(Readalikes:  Reminds me of The Shining by Stephen King, The Invited by Jennifer McMahon, and The Widow's House by Carol Goodman)

Grade:


If this were a movie, it would be rated:


for language (no F-bombs), violence, blood/gore, and disturbing subject matter

To the FTC, with love:  I bought a copy of House of Echoes with a portion of the millions I make from my lucrative career as a book blogger.  Ha ha.

Feral Child Novel Tells a Compelling, Stick-With-You Story

(Image from Barnes & Noble)

Tiny River Valley, Washington, is nestled between the ocean and Olympic National Forest, the last hamlet of civilization before the deep, impenetrable woods take over.  When a young, feral girl walks out of the trees, Police Chief Ellie Barton is immediately drawn to the obviously traumatized child.  Although she's desperate to find the girl's identity, she soon realizes she's out of her league.  More like a wild animal than a human, the child seems unreachable.  Ferreting out her secrets will require more patience and skill than Ellie possesses.  It's time to call in a professional; her younger sister just happens to be one.

After a terrible tragedy very publicly calls into question Julia Cates' abilities as a psychiatrist, leaving her career in ruins, the 35-year-old is not quite sure how to recover.  When she receives a frantic call from her sister begging her to come back to River Valley, Julia jumps at the opportunity.  Just like Ellie, she becomes entranced with the enigmatic girl she dubs Alice.  As Julia slowly earns Alice's trust, the child's horrifying story starts to trickle out.  While Julia desires only to protect her young client, she's consumed by difficult questions.  What really happened to Alice?  How can Julia help her heal from the terror she's experienced in her short life?  And, most disturbing of all, should she be returned to her family?  Childless Julia can't bear the thought of letting Alice go.  What will happen to both of them when push comes to shove?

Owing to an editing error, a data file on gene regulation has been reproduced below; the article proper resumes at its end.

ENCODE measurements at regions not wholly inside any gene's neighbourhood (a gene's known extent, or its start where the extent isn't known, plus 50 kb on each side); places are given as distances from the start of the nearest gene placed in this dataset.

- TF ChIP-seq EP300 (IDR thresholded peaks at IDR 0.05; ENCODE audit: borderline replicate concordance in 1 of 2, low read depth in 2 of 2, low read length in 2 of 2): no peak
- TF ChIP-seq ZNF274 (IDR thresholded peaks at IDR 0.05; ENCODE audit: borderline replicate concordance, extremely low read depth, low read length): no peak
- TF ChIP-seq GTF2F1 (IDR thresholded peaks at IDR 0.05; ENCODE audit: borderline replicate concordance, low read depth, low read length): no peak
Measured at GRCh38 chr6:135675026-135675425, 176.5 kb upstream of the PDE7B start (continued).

The topic of feral children fascinates me, so I couldn't resist picking up Magic Hour by Kristin Hannah.  The premise is intriguing, the characters are engaging, the plot is surprising, and Hannah's prose is always on par.  While there are a few story elements that struck me as far-fetched, overall I really enjoyed Magic Hour.  It's engrossing and moving, which makes it a story that has stayed in my mind even though I read it back in August.  I've been a big Kristin Hannah fan since reading and loving The Nightingale and The Great Alone and I definitely intend to keep exploring her backlist, especially if it yields more gems like this one. 

(Readalikes:  Reminds me of Leave No Trace by Mindy Mejia and If You Find Me by Emily Murdoch)

Grade:


If this were a movie, it would be rated:


for language (a few F-bombs, plus milder expletives), violence, mild sexual content, and disturbing subject matter

To the FTC, with love:  I bought a copy of Magic Hour with a portion of the millions I make from my lucrative career as a book blogger.  Ha ha.
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Reading

<i>Reading</i>
The Gold in These Hills by Joanne Bischof

Listening

<i>Listening</i>
Glass Houses by Louise Penny